YORKTOWN, N.Y. -- Apron-clad student-chefs watched with glazed eyes at Chef Stanley Rupinski dipped and dipped and sprinkled Bavarian crème doughnuts.
I wanted to share my knowledge with young students, said Rupinski. I make it fun so they can enjoy it. Once they get into it, they love it.
The culinary arts class is just one of 18 different, four-week summer programs offered at the Tech Center for students ages 12 through 15. Other classes include carpentry, fashion design, law enforcement, masonry, TV production and digital film.
Rupinski has taught the program since it began three years ago and said he loves the opportunity to teach the students recipes.
Rupinski said through the various weeks he teachers Culinary 101 & 102 and Baking 101 & 102, which covers how to cook anything from pub grub such as buffalo wings, or pastas and sauces.
Students Laura Napolitano and Sara Lapadula took turns filling their doughnuts, made from scratch, and filling them with their own Bavarian crème.
Its fun, said Lapadula. I like cooking and learning how to cook. I might make them at home.
The classroom next to the kitchen was quite a different scene. These students had fabric and sewing machines instead of mixing bowls and spatulas.
Best friends Scarlett Neggers and Kelsey Sperring enrolled in the fashion class taught by Lisa Tobin because of a hobby they already do during the summer.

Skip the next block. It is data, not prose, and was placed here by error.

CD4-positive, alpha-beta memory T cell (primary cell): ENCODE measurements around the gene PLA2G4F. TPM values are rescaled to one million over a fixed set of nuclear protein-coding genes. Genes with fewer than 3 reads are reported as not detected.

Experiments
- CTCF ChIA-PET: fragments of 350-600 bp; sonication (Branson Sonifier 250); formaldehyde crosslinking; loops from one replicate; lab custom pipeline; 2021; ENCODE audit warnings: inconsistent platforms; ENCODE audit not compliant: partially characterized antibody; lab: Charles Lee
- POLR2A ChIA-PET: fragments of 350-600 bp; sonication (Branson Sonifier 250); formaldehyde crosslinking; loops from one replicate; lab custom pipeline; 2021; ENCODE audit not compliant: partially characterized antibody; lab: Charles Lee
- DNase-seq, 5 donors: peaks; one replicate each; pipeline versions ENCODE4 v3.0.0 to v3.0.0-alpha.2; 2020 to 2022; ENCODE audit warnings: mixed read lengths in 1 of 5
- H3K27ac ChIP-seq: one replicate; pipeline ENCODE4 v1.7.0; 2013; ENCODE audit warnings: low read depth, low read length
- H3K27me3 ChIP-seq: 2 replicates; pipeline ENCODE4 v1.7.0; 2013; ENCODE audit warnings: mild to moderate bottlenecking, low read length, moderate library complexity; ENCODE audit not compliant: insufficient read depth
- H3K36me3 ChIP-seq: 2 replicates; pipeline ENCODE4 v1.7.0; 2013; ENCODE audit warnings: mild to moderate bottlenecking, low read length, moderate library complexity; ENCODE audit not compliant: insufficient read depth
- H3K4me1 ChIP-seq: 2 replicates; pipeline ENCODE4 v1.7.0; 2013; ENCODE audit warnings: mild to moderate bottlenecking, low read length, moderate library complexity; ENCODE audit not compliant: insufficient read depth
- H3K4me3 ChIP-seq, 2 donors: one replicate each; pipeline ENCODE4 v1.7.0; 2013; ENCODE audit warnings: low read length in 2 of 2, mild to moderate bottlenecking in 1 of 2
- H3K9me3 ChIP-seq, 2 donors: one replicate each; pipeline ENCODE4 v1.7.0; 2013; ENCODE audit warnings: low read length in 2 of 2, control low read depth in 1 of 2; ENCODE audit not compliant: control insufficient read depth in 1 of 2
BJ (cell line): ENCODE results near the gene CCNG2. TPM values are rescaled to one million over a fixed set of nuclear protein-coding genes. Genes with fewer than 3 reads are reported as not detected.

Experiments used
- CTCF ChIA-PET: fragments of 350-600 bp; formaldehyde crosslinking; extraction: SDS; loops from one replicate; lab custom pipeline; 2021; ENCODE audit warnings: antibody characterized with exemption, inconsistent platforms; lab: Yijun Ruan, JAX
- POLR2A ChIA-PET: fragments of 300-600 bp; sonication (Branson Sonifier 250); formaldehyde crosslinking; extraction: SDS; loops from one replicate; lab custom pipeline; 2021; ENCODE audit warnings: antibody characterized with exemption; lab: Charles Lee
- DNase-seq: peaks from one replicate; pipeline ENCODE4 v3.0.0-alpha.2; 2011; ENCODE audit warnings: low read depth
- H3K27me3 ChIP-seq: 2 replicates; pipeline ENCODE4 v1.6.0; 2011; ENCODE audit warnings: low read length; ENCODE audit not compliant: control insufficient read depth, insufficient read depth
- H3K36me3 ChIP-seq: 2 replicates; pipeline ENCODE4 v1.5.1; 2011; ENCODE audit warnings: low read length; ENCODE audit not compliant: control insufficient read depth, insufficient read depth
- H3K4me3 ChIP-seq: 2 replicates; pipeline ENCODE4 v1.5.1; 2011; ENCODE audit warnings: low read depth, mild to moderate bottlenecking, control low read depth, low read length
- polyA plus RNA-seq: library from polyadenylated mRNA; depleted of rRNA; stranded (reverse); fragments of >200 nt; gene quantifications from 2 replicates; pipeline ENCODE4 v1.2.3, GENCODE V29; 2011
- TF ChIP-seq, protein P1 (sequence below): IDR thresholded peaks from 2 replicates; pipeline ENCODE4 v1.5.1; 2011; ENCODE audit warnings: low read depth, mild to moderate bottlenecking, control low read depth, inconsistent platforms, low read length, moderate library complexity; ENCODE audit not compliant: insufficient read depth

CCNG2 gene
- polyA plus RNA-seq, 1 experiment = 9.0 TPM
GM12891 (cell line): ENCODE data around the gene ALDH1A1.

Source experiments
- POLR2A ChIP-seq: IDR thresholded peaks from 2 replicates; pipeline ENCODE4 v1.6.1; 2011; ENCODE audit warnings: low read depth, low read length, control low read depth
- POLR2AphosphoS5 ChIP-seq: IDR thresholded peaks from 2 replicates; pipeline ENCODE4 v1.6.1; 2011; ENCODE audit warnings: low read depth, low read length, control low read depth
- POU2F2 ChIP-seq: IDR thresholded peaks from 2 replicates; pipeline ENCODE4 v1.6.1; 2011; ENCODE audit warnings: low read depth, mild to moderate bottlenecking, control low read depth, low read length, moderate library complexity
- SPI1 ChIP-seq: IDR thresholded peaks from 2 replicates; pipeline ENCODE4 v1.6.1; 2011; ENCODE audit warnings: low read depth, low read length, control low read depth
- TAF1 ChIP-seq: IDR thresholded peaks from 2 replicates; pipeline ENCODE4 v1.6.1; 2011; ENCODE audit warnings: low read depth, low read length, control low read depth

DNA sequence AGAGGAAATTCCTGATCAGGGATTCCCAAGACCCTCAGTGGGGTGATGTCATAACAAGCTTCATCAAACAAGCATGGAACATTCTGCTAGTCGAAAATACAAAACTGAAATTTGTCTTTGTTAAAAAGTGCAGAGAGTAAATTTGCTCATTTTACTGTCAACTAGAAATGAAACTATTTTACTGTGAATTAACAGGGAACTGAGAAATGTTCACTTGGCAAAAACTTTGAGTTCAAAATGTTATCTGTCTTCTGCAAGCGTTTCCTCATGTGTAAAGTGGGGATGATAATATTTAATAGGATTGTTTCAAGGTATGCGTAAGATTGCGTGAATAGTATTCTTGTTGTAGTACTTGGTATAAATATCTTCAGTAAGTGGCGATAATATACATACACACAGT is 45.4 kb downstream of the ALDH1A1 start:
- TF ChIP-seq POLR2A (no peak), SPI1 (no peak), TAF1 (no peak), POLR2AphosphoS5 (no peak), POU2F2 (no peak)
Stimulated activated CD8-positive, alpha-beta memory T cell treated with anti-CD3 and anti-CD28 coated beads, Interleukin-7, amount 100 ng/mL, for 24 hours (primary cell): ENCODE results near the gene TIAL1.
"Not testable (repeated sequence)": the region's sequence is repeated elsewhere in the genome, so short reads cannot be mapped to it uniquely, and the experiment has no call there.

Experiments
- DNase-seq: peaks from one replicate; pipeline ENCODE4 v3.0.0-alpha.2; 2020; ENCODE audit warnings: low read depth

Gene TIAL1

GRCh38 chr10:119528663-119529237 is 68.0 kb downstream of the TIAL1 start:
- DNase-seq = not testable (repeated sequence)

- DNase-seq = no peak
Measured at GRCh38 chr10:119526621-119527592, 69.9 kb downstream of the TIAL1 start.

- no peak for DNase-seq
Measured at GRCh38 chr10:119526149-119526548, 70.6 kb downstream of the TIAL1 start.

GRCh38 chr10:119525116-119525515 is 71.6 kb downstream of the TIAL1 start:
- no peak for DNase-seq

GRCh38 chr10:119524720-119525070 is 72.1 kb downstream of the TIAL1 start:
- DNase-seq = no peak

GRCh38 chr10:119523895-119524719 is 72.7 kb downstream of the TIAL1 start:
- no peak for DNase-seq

We always sew at my house and design things, so I said if I could bring my friend Scarlett I would do it, Sperring said.
In Sergeant Tom Houlahans camp on law enforcement, he combined his two interests - teaching and being a police officer to create a fun program for the students.
After meeting K-9 dogs, watching a PowerPoint on witness testimonials, learning how to properly handcuff someone and playing knight stick softball, it was hard for the students and Sarge to pinpoint what their favorite part of the program had been.
He actually has real experience being a police officer so that makes it cooler, said student Ryan Calore.
Like the other teachers who are experts in their field, Houlahan is a retired New York City and Mamaroneck police officer.
I always liked teaching and when I could retire I wanted to do it, Houlahan said. He started teaching at the BOCES school and then started at the camp.
Angel Morales said the class taught him that police work isnt exactly like what you see on television.
Its much, much harder work, he said. We really learned about cops and what they do, more than I knew before.
What hobbies do your children participate in during the summer? Have they attended this camp?
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